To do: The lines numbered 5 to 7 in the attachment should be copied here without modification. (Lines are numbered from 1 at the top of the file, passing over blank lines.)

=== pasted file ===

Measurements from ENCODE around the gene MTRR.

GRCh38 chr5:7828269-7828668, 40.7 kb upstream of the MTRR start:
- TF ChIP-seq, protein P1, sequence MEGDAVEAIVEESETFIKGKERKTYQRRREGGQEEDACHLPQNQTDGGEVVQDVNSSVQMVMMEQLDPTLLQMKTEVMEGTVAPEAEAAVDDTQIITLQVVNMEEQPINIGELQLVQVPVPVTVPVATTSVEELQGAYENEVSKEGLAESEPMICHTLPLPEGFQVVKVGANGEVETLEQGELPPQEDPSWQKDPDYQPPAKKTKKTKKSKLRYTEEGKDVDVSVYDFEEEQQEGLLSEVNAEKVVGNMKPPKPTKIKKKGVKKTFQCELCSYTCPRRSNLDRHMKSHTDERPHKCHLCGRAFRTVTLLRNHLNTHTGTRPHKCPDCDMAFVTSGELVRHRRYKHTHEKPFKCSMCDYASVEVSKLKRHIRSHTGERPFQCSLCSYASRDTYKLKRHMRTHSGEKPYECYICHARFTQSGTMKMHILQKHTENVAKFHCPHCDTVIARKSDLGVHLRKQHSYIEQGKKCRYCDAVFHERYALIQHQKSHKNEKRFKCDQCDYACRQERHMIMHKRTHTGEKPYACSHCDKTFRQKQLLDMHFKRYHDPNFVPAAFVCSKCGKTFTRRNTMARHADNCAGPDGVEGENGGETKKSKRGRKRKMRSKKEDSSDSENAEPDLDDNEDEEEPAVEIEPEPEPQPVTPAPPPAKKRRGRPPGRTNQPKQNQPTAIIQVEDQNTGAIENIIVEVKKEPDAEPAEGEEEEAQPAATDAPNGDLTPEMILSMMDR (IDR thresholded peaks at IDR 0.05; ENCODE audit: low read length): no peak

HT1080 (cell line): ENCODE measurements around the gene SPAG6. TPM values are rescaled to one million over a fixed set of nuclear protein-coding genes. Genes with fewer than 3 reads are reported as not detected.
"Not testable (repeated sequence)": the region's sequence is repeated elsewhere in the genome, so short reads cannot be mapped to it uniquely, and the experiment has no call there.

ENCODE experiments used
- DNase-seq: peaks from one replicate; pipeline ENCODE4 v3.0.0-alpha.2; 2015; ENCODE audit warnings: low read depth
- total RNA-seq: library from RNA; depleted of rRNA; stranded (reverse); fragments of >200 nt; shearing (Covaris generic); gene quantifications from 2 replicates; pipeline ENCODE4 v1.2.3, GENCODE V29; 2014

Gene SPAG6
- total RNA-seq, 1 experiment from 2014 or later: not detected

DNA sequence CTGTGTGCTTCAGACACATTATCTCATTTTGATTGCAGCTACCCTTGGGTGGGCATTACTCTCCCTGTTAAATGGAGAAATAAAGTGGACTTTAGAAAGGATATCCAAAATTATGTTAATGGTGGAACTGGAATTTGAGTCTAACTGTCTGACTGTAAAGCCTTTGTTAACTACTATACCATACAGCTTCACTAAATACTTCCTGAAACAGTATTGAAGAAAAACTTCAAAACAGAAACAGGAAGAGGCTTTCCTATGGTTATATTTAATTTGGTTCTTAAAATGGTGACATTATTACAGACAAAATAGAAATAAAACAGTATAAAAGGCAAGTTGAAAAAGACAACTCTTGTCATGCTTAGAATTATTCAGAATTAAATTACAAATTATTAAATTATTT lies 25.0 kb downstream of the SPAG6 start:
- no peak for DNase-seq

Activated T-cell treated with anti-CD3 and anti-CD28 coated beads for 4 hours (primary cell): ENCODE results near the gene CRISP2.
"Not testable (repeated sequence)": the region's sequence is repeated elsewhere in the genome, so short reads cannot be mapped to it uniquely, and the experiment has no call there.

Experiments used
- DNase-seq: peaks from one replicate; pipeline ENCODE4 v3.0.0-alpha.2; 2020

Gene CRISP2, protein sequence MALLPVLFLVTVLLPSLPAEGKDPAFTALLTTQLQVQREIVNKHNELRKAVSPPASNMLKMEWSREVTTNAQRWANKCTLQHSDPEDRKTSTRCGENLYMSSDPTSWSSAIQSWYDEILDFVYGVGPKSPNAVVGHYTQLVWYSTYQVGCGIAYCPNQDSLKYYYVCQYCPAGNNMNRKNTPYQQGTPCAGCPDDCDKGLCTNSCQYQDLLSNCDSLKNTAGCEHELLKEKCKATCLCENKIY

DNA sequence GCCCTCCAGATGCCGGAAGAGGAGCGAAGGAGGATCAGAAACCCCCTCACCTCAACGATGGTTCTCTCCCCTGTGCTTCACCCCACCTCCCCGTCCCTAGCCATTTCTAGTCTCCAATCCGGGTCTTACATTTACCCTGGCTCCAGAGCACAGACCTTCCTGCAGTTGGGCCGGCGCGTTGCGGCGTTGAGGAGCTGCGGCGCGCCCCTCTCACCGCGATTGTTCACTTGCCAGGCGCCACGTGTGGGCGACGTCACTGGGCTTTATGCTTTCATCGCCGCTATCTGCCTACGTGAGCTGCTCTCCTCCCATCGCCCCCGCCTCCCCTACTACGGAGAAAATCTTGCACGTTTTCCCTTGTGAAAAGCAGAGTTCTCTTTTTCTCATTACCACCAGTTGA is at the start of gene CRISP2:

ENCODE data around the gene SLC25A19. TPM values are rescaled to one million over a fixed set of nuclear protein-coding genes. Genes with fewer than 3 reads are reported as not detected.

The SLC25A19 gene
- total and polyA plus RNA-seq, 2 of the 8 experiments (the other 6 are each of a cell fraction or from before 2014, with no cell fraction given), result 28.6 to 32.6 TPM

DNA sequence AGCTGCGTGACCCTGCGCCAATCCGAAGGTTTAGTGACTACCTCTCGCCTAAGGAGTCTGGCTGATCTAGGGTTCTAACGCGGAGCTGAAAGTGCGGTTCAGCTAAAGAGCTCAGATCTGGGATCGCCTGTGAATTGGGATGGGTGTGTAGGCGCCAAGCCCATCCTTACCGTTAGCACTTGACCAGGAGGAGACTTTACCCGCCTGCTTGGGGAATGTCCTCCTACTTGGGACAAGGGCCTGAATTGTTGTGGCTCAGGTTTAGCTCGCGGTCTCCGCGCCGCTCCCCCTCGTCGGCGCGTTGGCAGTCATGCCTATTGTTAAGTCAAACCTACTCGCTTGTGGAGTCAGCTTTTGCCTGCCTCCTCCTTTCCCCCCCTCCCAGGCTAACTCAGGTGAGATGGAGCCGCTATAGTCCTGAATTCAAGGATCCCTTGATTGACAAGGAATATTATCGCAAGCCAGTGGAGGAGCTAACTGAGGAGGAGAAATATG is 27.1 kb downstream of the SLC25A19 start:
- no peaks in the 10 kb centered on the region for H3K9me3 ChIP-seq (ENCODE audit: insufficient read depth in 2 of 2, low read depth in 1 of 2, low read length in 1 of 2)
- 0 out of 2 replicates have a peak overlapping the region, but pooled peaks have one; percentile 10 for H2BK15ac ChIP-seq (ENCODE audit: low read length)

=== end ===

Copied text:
"Not testable (repeated sequence)": the region's sequence is repeated elsewhere in the genome, so short reads cannot be mapped to it uniquely, and the experiment has no call there.

ENCODE experiments used
- DNase-seq: peaks from one replicate; pipeline ENCODE4 v3.0.0-alpha.2; 2015; ENCODE audit warnings: low read depth